The 20th century spanned the collapse of the Monarchical System, the rise and fall of Actually Existing Socialism, a bunch of unpleasant failed experiments in pyramid building using human skulls, and the ascent to supremacy of Neoliberalism and the Washington Consensus. In 2007/08, the system malfunctioned spectacularly: it's clearly unstable and has huge problems, but what's going to replace it?
In the right corner of the ring, Neo-reactionaries like Mencius Moldbug (blog here) and Michael Anissimov are effectively libertarians who have thrown up their hands in disgust and concluded that the modern age—by which they mean everything since the Enlightenment—is corrupting, degrading, and on a highway to hell, and the appropriate political solution to the problem is to go back to aristocracy as an organizing principle, or even the divine right of kings. (Techcrunch describe them as Geeks for Monarchy. I think they're full of shit (possibly because I live in a monarchy), and so does Scott Alexander, who has written a magisterial Anti-Reactionary FAQ in which he pulls the legs off the
fascist reactionary insect, the better to anatomize it.)
And in the left, we have Accelerationism. (That's a link to the Accelerationist Manifesto, by the way.) Note that the term "Accelerationism" is a dual-use tool—it's also used by some singularitarians. I'm discussing the other variety here. Advocates such as Joshua Johnson sum it up thuswise:
Accelerationism is the notion that rather than halting the onslaught of capital, it is best to exacerbate its processes to bring forth its inner contradictions and thereby hasten its destruction. As a radical act, the genesis of this idea stretches back to Marx and continues through Lyotard's Libidinal Economy, Deleuze and Guattari's Anti-Oedipus, and Nick Land's cybertechnics ...It's fairly clear in context that entryism is a corollary of accelerationism. One may even speculate that the Spiked Online/Spiked Magazine nexus and the Institute of Ideas think tank are an entryist front.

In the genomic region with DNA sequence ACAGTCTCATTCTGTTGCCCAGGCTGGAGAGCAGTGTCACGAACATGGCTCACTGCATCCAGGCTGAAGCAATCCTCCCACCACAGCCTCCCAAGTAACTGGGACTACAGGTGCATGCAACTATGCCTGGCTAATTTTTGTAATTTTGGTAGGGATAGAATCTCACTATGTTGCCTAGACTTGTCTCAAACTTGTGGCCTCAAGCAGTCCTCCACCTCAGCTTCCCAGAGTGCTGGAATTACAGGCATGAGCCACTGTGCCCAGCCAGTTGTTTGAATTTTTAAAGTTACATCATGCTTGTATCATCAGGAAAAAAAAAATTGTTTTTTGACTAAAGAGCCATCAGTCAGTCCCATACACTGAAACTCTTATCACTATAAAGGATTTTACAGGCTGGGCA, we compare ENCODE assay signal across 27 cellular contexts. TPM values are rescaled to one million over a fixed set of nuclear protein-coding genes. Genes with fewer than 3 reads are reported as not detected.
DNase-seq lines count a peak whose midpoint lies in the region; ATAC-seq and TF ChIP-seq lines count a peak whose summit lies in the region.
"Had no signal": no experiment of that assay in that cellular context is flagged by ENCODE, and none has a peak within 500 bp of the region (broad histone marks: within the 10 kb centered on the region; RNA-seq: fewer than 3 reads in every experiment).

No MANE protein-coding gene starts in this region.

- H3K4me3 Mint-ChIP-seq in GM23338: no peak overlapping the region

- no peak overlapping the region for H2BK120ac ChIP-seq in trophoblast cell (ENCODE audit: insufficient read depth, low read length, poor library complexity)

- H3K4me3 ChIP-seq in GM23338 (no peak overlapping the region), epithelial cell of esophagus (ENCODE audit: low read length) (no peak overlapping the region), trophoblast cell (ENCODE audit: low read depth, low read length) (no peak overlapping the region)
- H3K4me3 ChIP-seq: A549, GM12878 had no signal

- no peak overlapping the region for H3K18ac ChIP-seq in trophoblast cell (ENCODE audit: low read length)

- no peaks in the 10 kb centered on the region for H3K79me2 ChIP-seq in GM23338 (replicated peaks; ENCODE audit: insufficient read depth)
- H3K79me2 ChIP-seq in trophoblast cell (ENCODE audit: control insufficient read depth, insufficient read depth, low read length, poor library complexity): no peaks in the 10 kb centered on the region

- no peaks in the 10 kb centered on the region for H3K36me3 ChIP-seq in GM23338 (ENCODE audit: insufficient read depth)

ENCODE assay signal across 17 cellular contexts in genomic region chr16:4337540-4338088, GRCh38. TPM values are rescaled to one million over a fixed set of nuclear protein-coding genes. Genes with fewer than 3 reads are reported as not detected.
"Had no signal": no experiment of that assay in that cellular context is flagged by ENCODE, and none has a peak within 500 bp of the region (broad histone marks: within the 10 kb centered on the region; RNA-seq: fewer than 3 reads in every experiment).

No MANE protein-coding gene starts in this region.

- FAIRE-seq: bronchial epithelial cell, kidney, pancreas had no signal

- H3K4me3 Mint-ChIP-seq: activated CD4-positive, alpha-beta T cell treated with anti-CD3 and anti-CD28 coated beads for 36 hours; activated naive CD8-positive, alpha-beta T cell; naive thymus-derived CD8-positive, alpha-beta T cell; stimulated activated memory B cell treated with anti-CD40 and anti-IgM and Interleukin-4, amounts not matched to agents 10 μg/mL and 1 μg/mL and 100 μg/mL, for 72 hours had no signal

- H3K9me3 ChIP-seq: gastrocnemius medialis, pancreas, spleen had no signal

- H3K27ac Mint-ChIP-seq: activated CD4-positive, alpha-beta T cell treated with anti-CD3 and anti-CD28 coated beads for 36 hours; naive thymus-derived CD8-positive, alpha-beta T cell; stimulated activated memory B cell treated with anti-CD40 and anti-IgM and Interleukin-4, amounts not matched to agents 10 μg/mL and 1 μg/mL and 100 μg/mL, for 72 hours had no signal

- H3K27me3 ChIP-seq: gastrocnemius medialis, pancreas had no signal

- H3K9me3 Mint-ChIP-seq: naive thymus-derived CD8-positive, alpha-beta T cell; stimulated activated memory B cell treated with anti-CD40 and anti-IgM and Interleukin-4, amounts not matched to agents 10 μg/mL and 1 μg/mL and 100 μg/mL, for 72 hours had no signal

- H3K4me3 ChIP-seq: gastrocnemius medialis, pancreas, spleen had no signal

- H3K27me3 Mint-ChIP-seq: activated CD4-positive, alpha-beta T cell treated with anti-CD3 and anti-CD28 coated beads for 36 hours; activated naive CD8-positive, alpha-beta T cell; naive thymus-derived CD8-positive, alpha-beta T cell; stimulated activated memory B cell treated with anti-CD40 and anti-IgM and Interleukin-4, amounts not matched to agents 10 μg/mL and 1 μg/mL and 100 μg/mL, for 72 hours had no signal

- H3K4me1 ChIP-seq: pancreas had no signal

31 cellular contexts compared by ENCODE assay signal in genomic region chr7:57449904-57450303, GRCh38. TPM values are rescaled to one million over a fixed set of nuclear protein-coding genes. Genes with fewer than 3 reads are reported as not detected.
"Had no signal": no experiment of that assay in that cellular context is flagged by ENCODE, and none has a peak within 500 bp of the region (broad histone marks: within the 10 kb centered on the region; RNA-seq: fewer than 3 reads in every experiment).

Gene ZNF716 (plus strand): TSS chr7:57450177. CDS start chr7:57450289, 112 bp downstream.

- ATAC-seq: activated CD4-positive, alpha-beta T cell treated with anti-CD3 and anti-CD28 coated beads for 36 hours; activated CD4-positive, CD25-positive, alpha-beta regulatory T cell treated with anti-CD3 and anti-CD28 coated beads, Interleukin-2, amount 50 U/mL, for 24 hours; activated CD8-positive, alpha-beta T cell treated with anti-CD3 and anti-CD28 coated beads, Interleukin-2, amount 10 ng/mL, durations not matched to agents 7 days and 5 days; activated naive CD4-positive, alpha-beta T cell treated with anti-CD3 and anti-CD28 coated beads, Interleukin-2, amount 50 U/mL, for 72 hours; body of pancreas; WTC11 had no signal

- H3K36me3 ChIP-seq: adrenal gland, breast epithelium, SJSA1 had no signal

The Spiked crew are drawn from the former Trotskyite Revolutionary Communist Party, led by Frank Furedi. In the wake of the collapse of the USSR the RCP entered a period of re-evaluating everything and then re-surfaced as free market Libertarians. Other offshoots included Living Marxism magazine in the early 90s (shut down in the wake of a libel lawsuit brought by ITN). Per wikipedia, "The green journalist George Monbiot has accused him of overseeing crypto-Trotskyist entryism designed to insert ex-RCPers into positions of cultural and media influence, where they pursue an extreme pro-technology right-wing libertarian agenda." That's not totally plausible in view of the bizarre direction the members of the RCP have taken since 1990.